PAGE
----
Our Last, Best Chance to Save Atlantic Salmon
Atlantic salmon are perilously close to extinction in the United States. Taking down a few dams could go a long way to aiding their recovery, experts say.
Atlantic salmon have a challenging life history — and those that hail from U.S. waters have seen things get increasingly difficult in the past 300 years.
Dubbed the “king of fish,” Atlantic salmon once numbered in the hundreds of thousands in the United States and ranged up and down most of New England’s coastal rivers and ocean waters. But dams, pollution and overfishing have extirpated them from all the region’s rivers except in Maine. Today only around 1,000 wild salmon, known as the Gulf of Maine distinct population segment, return each year from their swim to Greenland. Fewer will find adequate spawning habitat in their natal rivers to reproduce.
That’s left Atlantic salmon in the United States critically endangered. Hatchery and stocking programs have kept them from disappearing entirely, but experts say recovering healthy, wild populations will require much more, including eliminating some of the obstacles (literally) standing in their way.
Conservation organizations, fishing groups and even some state scientists are now calling for the removal of up to four dams along a 30-mile stretch of the Kennebec River, where about a third of Maine’s best salmon habitat remains.
The dams’ owner — multinational Brookfield Renewable Partners — has instead proposed building fishways to aid salmon and other migratory fish getting around dams as they travel both up and down the river. But most experts think that plan has little chance of success.
A confusing array of state and federal processes are underway to try and sort things out. None is likely to be quick, cheap or easy. And there’s a lot at stake.
“Ultimately the fate of the species in the United States really depends upon what happens at a handful of key dams. If those four projects don’t work — or even if just one of them doesn’t work — you could basically preclude recovering Atlantic salmon in the United States. — John Burrows, executive director of U.S. programs at the Atlantic Salmon Federation.
The best place for salmon recovery is in Maine’s two largest watersheds.
“The Penobscot River and the Kennebec River have orders of magnitude more habitat, production potential and climate resilient habitat” than other parts of the state, says Burrows.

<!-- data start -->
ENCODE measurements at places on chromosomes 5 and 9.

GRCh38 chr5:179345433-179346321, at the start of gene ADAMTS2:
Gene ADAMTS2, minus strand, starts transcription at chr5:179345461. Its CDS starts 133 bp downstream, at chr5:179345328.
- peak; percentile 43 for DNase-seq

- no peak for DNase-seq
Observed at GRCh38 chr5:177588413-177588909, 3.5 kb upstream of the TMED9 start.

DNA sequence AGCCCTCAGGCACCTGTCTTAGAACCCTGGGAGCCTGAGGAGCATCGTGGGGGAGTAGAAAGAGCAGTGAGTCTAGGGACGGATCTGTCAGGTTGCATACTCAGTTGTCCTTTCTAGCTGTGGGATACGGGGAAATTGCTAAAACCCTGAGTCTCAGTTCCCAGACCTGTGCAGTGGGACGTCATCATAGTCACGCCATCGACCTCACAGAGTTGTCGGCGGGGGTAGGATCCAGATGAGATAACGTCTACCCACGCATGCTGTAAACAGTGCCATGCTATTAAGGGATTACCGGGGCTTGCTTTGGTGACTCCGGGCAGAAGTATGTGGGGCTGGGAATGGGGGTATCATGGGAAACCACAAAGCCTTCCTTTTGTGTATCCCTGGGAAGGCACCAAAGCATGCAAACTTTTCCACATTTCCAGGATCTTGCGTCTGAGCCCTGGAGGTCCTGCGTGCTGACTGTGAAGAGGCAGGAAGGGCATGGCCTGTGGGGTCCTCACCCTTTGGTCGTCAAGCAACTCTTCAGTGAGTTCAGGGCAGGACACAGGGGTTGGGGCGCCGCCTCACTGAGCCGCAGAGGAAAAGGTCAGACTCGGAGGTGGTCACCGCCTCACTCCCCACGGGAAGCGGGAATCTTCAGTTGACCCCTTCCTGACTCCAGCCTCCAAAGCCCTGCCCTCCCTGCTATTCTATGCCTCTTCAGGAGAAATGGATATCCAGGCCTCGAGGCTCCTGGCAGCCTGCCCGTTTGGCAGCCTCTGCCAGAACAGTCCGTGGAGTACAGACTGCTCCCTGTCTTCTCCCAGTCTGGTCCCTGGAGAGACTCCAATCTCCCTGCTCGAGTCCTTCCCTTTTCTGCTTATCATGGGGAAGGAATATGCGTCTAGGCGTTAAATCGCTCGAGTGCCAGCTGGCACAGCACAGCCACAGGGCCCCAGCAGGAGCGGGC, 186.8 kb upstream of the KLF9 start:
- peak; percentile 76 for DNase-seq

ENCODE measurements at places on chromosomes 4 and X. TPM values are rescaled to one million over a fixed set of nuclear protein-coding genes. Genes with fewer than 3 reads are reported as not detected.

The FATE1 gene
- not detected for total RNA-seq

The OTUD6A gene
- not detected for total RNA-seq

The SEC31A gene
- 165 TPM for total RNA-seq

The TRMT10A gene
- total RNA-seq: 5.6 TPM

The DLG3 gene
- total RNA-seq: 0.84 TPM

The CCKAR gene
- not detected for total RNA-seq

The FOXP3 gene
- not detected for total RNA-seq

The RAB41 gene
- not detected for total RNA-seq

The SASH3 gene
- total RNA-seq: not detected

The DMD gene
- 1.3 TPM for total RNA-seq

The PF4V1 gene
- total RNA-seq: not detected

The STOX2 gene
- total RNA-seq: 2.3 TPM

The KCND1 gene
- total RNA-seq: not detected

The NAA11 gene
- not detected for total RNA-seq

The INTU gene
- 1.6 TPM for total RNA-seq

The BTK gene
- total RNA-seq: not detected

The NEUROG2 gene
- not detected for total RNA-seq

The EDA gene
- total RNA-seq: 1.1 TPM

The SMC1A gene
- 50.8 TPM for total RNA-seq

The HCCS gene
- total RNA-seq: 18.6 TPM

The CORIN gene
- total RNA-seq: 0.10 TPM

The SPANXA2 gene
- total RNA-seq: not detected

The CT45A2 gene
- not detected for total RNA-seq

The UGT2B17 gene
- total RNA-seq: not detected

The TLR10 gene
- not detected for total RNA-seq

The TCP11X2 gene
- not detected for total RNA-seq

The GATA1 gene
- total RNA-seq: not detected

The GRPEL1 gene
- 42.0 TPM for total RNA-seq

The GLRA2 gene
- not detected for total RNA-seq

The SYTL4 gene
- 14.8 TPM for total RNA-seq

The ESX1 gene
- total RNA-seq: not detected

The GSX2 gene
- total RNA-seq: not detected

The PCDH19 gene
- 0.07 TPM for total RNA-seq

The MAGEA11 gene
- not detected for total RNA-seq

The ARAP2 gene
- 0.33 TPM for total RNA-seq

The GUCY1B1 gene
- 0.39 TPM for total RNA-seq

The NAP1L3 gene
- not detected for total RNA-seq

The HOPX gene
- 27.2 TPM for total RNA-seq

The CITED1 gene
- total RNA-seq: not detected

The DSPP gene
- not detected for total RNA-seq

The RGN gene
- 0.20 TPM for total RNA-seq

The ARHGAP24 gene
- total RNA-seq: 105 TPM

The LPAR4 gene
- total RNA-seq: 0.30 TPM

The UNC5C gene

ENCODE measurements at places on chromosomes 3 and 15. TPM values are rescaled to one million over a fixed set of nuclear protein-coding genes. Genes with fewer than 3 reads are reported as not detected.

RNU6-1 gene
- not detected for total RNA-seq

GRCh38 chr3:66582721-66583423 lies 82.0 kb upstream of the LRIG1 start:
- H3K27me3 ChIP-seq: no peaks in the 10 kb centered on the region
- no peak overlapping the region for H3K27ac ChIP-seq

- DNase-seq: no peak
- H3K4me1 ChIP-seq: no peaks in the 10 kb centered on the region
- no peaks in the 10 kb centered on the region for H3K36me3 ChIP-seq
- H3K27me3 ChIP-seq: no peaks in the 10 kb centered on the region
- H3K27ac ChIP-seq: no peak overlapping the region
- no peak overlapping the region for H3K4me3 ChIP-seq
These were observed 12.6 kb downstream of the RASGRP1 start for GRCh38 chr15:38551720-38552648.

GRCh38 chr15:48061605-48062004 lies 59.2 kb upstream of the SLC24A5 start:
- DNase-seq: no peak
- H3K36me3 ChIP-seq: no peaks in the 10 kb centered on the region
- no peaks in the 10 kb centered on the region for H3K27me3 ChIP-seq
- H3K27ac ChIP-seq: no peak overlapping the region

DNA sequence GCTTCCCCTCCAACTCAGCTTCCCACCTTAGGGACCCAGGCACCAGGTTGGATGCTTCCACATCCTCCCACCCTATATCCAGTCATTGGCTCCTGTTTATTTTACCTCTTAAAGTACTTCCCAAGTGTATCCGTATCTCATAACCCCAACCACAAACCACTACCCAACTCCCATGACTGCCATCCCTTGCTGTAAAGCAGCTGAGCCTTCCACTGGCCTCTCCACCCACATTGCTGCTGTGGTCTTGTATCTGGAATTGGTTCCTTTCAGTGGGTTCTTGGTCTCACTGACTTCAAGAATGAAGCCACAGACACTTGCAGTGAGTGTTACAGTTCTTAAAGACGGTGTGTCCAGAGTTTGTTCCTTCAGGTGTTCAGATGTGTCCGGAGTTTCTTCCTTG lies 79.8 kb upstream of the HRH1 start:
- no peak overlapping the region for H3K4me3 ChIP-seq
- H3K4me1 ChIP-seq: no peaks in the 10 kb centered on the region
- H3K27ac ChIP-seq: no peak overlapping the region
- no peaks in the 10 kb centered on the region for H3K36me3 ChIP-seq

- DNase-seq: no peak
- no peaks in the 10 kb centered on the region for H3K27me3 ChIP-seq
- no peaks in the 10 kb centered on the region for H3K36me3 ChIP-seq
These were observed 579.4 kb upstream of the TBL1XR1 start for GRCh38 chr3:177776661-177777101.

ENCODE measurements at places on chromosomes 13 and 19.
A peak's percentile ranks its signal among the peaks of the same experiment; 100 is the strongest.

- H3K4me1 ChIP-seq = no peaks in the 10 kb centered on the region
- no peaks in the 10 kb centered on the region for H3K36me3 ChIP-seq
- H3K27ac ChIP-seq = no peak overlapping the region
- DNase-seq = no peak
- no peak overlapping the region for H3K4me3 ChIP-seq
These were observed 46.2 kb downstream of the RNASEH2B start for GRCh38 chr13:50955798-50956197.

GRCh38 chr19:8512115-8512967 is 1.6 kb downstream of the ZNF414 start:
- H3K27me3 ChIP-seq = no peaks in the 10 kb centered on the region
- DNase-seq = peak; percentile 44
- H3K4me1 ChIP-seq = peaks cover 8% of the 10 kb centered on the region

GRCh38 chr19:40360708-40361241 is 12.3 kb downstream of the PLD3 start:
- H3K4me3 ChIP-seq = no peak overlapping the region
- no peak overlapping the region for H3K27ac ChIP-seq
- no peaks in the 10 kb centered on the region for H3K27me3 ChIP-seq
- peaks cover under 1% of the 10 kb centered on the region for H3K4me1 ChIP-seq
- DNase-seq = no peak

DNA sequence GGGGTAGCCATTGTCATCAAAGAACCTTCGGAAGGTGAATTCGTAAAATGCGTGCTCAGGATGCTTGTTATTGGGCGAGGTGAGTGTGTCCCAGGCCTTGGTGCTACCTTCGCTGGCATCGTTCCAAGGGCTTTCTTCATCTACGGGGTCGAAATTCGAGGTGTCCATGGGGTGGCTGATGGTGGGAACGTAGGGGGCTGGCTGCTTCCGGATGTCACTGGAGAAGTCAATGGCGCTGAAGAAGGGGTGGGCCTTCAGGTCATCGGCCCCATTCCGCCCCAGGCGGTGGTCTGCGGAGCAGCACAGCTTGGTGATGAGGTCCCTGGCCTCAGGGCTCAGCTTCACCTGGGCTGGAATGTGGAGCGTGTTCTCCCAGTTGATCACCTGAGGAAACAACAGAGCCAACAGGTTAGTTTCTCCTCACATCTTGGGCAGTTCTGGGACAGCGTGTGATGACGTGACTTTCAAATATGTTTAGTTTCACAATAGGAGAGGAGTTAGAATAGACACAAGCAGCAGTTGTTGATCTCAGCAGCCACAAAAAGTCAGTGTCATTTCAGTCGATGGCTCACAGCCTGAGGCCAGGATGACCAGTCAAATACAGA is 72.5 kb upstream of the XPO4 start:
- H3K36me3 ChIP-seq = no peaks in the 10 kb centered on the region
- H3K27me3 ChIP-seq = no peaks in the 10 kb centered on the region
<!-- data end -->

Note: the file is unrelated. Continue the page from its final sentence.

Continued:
The rivers and their tributaries run far inland and reach more undeveloped areas with higher elevations. That helps provide salmon with the cold, clean water they need for spawning and rearing. Smaller numbers of salmon are hanging on in lower-elevation rivers along the coastal plain in Maine’s Down East region, but climate change could make that habitat unsuitable.
“There’s definitely concern about how resilient those watersheds are going to be for salmon in the future,” says Burrows. “To recover the population, we need to be able to get salmon to the major tributaries farther upriver, in places where we’re still going to have cold water even under predictions with climate change.”
One of those key places is the Penobscot, which has already seen a $60 million effort to help recover salmon and other native sea-run fish. A 16-year project resulted in the removal of two dams, the construction of a stream-like bypass channel at a third dam, and new fish lift at a fourth. In all, the project made 2,000 miles of river habitat accessible.
While there’s still more work to be done on the Penobscot, says Burrows, attention has shifted to the Kennebec. The river has what’s regarded as the largest and best salmon habitat in the state, especially in its tributary, the Sandy River, where hatchery eggs are being planted to help boost salmon numbers.
“That’s helped us go from zero salmon in the upper tributaries of Kennebec to getting 50 or 60 adults back, which is still an abysmally small number compared to historical counts,” says Burrows. “But these are the last of the wildest fish that we have.